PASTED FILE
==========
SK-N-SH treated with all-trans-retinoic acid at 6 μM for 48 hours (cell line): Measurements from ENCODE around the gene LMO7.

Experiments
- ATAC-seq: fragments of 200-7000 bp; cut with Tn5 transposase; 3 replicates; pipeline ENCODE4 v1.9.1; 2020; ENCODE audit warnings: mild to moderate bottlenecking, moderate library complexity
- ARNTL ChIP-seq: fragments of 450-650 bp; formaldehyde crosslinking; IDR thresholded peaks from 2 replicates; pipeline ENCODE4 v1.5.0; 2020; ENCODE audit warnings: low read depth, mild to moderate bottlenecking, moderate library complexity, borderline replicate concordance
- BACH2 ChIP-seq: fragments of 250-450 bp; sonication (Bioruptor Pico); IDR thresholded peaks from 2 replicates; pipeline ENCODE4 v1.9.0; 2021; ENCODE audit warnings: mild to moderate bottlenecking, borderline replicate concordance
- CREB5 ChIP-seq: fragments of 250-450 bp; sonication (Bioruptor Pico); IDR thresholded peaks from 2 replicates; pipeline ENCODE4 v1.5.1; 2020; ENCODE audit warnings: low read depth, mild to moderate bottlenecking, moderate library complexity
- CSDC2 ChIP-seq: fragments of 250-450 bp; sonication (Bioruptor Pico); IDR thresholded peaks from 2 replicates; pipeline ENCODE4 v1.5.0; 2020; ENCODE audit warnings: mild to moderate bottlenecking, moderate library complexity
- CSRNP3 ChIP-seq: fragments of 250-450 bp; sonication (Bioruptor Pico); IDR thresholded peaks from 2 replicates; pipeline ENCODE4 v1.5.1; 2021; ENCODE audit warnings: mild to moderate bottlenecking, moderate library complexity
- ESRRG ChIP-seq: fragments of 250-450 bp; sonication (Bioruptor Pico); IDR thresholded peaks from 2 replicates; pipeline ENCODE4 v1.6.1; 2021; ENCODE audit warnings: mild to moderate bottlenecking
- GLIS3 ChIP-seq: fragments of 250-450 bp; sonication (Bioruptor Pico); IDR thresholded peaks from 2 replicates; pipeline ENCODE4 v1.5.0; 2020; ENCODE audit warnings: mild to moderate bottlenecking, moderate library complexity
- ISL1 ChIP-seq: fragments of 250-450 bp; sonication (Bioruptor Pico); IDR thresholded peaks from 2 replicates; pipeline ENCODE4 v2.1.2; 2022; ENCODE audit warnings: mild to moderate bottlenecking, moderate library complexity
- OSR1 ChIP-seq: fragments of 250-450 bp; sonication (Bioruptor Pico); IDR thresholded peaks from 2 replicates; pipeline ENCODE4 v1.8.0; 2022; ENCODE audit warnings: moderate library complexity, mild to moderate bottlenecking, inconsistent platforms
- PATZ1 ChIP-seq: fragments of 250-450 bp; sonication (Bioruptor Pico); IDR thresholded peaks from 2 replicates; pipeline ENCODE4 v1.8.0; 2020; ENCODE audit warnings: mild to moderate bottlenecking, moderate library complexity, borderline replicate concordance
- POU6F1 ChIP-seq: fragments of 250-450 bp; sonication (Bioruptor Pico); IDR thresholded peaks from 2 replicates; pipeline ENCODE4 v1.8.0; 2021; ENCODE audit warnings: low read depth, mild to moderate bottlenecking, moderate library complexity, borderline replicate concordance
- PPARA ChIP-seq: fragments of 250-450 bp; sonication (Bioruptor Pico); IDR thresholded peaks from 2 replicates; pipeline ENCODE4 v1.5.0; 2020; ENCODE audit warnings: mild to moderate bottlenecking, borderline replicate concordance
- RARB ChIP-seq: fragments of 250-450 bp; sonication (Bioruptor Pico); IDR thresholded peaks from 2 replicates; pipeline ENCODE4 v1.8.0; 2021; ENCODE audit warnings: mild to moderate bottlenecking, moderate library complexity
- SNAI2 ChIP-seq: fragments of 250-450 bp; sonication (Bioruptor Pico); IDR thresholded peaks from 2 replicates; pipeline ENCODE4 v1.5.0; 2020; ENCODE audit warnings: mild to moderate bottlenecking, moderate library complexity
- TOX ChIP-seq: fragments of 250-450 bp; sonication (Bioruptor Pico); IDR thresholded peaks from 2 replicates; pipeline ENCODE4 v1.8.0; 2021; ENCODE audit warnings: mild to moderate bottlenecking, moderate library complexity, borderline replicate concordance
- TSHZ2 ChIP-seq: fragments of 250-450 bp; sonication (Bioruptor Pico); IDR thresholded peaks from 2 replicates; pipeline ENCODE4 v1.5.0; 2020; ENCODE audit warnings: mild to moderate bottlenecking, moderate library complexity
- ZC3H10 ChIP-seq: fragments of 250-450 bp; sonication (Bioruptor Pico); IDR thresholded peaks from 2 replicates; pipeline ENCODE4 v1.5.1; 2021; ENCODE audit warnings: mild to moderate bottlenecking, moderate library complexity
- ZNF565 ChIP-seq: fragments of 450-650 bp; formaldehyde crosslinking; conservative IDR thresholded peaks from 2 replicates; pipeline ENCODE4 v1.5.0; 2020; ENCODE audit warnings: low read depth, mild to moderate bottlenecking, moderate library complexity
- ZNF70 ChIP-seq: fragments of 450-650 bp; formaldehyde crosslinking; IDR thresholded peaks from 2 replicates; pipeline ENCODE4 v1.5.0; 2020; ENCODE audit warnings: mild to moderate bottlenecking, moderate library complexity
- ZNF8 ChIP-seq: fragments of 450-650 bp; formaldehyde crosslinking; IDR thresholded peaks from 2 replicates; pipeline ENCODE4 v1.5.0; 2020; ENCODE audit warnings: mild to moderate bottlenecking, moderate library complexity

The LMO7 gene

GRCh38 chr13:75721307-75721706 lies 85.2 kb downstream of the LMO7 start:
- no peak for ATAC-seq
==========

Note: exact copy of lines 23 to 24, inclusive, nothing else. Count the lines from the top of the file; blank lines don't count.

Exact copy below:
- ZNF8 ChIP-seq: fragments of 450-650 bp; formaldehyde crosslinking; IDR thresholded peaks from 2 replicates; pipeline ENCODE4 v1.5.0; 2020; ENCODE audit warnings: mild to moderate bottlenecking, moderate library complexity

The LMO7 gene